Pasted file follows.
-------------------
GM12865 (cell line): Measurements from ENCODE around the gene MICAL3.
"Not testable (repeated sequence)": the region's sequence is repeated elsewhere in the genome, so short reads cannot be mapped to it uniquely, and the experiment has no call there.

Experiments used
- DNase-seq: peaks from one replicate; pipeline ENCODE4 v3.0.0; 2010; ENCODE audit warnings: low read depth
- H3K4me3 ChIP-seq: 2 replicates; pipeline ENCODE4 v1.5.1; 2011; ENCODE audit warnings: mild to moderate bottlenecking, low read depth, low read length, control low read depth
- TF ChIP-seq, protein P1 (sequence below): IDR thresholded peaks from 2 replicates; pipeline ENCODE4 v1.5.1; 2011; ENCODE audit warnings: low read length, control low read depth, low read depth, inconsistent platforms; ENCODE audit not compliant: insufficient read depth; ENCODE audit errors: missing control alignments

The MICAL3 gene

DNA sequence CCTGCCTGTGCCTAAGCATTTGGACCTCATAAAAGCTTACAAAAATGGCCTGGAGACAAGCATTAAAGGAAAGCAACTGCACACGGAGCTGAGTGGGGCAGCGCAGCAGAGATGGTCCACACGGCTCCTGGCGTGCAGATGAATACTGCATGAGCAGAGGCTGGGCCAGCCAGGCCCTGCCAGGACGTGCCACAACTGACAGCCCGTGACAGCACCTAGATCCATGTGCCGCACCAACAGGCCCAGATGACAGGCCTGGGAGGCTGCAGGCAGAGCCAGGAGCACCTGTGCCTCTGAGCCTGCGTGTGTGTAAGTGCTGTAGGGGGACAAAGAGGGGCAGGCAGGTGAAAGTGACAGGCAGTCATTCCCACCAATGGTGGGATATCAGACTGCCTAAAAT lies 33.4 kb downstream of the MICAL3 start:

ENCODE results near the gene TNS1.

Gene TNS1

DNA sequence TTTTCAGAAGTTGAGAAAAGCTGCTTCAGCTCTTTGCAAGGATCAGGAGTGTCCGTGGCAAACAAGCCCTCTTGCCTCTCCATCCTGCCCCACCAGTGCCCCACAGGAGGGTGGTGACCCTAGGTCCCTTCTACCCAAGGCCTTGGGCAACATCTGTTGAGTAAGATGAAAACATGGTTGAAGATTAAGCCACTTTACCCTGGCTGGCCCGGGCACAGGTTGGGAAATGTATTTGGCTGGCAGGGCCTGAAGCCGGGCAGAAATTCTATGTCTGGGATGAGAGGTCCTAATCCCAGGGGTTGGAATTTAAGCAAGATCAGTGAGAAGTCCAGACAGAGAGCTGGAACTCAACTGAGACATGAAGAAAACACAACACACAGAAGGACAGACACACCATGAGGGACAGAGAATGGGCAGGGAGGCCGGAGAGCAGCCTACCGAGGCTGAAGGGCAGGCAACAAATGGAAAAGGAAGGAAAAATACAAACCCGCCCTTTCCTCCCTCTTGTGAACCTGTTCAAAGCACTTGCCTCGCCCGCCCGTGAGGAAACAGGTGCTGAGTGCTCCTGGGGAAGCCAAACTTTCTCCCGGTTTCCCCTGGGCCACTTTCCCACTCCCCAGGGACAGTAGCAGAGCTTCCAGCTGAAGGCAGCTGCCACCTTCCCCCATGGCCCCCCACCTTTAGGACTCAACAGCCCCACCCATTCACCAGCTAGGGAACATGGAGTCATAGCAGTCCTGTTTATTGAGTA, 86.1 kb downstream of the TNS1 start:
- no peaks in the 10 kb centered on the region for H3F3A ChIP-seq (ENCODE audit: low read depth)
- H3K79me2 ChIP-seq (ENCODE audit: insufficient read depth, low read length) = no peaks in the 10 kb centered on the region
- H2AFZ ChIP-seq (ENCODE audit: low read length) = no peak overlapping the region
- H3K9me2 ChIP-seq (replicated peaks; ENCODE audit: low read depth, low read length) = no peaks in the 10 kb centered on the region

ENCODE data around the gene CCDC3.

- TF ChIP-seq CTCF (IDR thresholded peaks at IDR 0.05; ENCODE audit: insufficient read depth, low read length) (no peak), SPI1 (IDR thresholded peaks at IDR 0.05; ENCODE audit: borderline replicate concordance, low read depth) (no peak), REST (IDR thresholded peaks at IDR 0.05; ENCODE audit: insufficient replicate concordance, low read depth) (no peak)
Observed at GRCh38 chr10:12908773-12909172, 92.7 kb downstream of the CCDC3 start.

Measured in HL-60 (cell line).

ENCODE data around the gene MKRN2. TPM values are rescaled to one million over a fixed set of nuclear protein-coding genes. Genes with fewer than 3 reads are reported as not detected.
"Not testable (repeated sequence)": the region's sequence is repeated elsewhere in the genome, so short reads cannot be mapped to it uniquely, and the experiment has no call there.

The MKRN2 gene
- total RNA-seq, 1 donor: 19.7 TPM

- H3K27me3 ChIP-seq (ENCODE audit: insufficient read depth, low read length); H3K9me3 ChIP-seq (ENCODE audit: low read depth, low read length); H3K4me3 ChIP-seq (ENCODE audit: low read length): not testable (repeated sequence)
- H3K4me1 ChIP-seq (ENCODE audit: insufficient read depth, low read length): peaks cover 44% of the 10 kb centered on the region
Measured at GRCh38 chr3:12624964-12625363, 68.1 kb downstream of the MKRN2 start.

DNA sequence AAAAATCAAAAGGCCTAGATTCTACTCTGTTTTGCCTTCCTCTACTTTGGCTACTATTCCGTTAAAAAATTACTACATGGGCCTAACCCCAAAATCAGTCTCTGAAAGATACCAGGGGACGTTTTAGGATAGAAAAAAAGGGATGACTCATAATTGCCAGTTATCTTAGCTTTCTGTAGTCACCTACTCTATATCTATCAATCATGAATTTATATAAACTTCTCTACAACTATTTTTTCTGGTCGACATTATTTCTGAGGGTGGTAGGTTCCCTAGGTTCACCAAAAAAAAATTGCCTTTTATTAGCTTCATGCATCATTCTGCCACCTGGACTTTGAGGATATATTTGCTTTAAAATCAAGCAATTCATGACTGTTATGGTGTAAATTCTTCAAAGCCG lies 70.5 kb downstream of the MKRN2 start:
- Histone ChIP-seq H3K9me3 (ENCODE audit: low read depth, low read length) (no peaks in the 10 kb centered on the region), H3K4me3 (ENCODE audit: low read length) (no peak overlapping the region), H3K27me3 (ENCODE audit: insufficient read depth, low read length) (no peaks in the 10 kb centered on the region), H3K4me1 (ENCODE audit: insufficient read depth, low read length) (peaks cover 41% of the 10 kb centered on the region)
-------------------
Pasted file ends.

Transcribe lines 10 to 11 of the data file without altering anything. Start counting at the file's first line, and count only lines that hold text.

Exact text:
Gene TNS1

DNA sequence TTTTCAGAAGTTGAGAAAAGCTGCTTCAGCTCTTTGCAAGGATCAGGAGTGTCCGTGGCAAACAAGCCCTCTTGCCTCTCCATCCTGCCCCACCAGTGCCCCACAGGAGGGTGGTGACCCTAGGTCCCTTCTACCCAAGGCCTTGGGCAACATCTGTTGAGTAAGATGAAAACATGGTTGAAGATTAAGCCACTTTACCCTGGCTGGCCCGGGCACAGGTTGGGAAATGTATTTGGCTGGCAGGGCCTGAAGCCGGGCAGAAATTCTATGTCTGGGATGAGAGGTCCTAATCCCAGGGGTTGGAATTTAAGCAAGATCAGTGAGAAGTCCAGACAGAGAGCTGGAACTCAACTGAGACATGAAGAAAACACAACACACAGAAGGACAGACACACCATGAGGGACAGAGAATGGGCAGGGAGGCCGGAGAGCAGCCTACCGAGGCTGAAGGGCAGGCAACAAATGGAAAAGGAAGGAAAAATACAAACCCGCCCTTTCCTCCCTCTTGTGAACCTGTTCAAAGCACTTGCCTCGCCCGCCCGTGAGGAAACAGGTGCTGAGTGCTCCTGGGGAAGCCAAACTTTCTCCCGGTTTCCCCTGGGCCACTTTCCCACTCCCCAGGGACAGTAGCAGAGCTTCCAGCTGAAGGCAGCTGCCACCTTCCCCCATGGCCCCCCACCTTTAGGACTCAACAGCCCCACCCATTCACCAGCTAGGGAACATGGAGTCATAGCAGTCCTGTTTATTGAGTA, 86.1 kb downstream of the TNS1 start: